The news outlet reported that they initially suspected that the object found in Vindolanda’s moat might be the earliest example of a wooden phallus found anywhere in the former Roman Empire.
Trying to figure out what exactly the penile-themed wooden object could have been used for, experts once again suspected that it could be a symbol of good luck or a tool for crushing ingredients or a darning tool.
Reports say the controversial item was found at the site near Hexham, Northumberland, along with dozens of shoes, accessories, leather off-cuts and other small tools.
Now there is a new turn of events as experts from Newcastle University and University College Dublin have suggested that it may have been used for some sexual activities.
According to experts, both ends of the wooden object are remarkably smooth, indicating that it may have been used over time for some sexual purpose.
“We know that the ancient Romans and Greeks used sexual instruments – this object from Vindolanda may be an example.” Dr Rob Collins, senior lecturer in archeology at Newcastle University, said as quoted by the BBC.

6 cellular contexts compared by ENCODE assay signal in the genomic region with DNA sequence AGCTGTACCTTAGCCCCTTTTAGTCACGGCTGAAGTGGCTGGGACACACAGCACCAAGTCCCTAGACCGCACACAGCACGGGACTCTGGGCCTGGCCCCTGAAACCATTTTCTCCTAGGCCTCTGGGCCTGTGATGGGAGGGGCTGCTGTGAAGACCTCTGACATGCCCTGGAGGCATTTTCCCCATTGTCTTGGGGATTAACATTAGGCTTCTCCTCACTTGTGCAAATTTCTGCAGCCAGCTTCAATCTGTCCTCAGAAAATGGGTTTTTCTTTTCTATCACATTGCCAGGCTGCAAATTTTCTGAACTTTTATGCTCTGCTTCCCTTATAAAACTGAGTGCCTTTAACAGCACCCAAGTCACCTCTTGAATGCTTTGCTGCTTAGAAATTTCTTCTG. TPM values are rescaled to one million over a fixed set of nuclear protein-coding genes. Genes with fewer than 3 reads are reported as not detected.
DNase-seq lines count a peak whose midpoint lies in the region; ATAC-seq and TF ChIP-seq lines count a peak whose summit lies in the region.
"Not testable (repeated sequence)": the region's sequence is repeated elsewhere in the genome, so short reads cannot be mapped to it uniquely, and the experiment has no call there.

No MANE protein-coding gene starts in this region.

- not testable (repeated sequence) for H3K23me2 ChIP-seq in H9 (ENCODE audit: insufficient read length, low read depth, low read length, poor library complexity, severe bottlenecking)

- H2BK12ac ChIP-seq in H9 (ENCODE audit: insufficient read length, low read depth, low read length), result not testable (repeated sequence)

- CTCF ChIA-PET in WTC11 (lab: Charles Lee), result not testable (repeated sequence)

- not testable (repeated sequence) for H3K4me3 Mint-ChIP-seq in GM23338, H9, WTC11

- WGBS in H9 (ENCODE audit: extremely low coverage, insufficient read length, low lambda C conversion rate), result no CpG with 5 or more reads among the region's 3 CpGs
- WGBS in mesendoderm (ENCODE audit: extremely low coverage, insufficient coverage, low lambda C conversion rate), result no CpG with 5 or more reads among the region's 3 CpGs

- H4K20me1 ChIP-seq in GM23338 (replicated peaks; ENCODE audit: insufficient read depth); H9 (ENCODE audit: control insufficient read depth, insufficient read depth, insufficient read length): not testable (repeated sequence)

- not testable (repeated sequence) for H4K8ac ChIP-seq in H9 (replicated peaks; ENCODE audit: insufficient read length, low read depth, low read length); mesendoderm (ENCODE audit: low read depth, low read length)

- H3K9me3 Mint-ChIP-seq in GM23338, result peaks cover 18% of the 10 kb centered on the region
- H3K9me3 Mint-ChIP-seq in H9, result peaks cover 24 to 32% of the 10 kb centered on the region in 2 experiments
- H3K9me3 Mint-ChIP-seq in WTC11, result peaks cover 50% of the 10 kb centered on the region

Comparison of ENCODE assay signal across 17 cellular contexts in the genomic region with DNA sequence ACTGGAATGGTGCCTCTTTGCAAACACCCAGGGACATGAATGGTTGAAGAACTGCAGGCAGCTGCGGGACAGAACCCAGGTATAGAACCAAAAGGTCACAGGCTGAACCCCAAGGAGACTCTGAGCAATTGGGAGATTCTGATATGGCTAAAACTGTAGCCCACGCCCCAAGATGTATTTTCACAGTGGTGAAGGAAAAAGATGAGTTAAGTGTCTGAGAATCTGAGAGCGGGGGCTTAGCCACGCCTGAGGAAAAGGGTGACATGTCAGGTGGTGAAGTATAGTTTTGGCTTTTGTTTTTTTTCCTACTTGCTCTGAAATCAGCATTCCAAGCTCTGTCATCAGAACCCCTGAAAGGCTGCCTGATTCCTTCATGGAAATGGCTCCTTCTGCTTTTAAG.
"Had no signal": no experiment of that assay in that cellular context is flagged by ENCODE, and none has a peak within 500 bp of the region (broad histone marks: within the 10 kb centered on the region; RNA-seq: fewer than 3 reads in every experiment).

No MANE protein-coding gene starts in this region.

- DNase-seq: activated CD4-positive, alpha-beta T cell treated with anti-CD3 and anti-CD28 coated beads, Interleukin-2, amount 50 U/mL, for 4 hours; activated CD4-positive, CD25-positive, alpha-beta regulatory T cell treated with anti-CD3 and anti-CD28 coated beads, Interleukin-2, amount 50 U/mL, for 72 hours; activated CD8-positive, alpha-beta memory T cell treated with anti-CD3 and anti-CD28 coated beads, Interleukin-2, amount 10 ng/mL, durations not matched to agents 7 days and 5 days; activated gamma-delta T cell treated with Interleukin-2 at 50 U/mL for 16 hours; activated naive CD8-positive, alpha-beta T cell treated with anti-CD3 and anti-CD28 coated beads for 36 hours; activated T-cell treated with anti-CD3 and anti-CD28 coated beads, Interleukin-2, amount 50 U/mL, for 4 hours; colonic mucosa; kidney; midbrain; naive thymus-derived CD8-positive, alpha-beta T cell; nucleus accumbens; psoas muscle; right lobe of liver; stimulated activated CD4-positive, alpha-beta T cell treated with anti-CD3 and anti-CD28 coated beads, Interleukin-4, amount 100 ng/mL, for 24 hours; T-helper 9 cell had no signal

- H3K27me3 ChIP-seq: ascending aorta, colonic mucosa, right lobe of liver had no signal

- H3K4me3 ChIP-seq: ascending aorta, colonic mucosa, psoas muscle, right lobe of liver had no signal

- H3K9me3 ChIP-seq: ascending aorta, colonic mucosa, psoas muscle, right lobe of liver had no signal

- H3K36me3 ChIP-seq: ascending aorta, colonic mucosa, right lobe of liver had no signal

Also, amid the confusion, archaeologists reportedly suspect that the object in question may have been used as a pestle to grind ingredients for cosmetics or medicine.
The BBC reports that the reason it has the shape of a penis may have been thought to add perceived magical properties to the material used to crush it.
Meanwhile, in an article in the journal Antiquities, it is suspected that the object, now on display at the Vindolanda Trust, may have been slotted into the statue and then rubbed for good luck.
“The wooden phallus may currently be unique in its survival from this time, but it is unlikely to be the only type used on the site, along the frontier or in Roman Britain.” Barbara Birley, curator of the Vindolanda Trust, said:
Basically, as it stands now, it remains a mystery what exactly the ancient Romans used for the large and long wooden penis-like object.